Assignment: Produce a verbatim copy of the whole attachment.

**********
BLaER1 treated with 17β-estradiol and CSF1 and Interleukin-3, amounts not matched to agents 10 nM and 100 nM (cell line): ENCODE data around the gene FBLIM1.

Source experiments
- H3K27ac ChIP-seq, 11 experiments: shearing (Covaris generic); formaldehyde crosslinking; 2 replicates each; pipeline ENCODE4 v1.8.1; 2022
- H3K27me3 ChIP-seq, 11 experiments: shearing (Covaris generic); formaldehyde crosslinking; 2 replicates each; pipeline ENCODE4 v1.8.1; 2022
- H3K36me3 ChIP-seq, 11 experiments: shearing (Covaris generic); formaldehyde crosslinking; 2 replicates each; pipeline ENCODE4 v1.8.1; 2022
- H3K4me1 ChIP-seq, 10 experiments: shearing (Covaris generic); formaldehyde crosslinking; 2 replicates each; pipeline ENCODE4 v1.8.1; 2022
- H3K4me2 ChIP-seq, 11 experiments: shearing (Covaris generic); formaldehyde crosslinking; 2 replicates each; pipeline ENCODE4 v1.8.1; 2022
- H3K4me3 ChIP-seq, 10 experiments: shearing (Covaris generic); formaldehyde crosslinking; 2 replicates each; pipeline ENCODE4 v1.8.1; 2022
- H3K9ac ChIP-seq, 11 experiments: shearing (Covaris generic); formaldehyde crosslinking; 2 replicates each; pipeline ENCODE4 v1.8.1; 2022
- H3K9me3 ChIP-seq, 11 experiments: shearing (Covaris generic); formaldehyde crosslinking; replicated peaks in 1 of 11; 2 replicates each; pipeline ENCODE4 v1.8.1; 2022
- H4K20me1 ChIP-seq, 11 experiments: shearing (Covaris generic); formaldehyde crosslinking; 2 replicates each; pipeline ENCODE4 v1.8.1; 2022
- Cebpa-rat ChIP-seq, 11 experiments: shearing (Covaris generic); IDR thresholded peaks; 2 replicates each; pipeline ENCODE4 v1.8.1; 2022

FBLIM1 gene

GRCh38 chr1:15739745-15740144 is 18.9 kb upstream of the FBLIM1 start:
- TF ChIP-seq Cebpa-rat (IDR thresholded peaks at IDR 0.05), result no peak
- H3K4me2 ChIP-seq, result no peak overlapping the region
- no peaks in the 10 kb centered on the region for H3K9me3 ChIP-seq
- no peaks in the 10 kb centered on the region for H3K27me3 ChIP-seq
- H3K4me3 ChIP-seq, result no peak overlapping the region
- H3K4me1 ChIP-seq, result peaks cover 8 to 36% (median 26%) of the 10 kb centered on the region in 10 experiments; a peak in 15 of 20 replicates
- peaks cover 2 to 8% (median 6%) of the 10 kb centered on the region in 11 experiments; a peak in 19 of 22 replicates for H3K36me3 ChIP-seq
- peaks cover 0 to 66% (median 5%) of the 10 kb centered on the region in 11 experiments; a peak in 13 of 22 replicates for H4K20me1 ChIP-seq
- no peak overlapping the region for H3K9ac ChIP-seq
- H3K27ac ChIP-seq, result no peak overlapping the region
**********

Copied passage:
BLaER1 treated with 17β-estradiol and CSF1 and Interleukin-3, amounts not matched to agents 10 nM and 100 nM (cell line): ENCODE data around the gene FBLIM1.

Source experiments
- H3K27ac ChIP-seq, 11 experiments: shearing (Covaris generic); formaldehyde crosslinking; 2 replicates each; pipeline ENCODE4 v1.8.1; 2022
- H3K27me3 ChIP-seq, 11 experiments: shearing (Covaris generic); formaldehyde crosslinking; 2 replicates each; pipeline ENCODE4 v1.8.1; 2022
- H3K36me3 ChIP-seq, 11 experiments: shearing (Covaris generic); formaldehyde crosslinking; 2 replicates each; pipeline ENCODE4 v1.8.1; 2022
- H3K4me1 ChIP-seq, 10 experiments: shearing (Covaris generic); formaldehyde crosslinking; 2 replicates each; pipeline ENCODE4 v1.8.1; 2022
- H3K4me2 ChIP-seq, 11 experiments: shearing (Covaris generic); formaldehyde crosslinking; 2 replicates each; pipeline ENCODE4 v1.8.1; 2022
- H3K4me3 ChIP-seq, 10 experiments: shearing (Covaris generic); formaldehyde crosslinking; 2 replicates each; pipeline ENCODE4 v1.8.1; 2022
- H3K9ac ChIP-seq, 11 experiments: shearing (Covaris generic); formaldehyde crosslinking; 2 replicates each; pipeline ENCODE4 v1.8.1; 2022
- H3K9me3 ChIP-seq, 11 experiments: shearing (Covaris generic); formaldehyde crosslinking; replicated peaks in 1 of 11; 2 replicates each; pipeline ENCODE4 v1.8.1; 2022
- H4K20me1 ChIP-seq, 11 experiments: shearing (Covaris generic); formaldehyde crosslinking; 2 replicates each; pipeline ENCODE4 v1.8.1; 2022
- Cebpa-rat ChIP-seq, 11 experiments: shearing (Covaris generic); IDR thresholded peaks; 2 replicates each; pipeline ENCODE4 v1.8.1; 2022

FBLIM1 gene

GRCh38 chr1:15739745-15740144 is 18.9 kb upstream of the FBLIM1 start:
- TF ChIP-seq Cebpa-rat (IDR thresholded peaks at IDR 0.05), result no peak
- H3K4me2 ChIP-seq, result no peak overlapping the region
- no peaks in the 10 kb centered on the region for H3K9me3 ChIP-seq
- no peaks in the 10 kb centered on the region for H3K27me3 ChIP-seq
- H3K4me3 ChIP-seq, result no peak overlapping the region
- H3K4me1 ChIP-seq, result peaks cover 8 to 36% (median 26%) of the 10 kb centered on the region in 10 experiments; a peak in 15 of 20 replicates
- peaks cover 2 to 8% (median 6%) of the 10 kb centered on the region in 11 experiments; a peak in 19 of 22 replicates for H3K36me3 ChIP-seq
- peaks cover 0 to 66% (median 5%) of the 10 kb centered on the region in 11 experiments; a peak in 13 of 22 replicates for H4K20me1 ChIP-seq
- no peak overlapping the region for H3K9ac ChIP-seq
- H3K27ac ChIP-seq, result no peak overlapping the region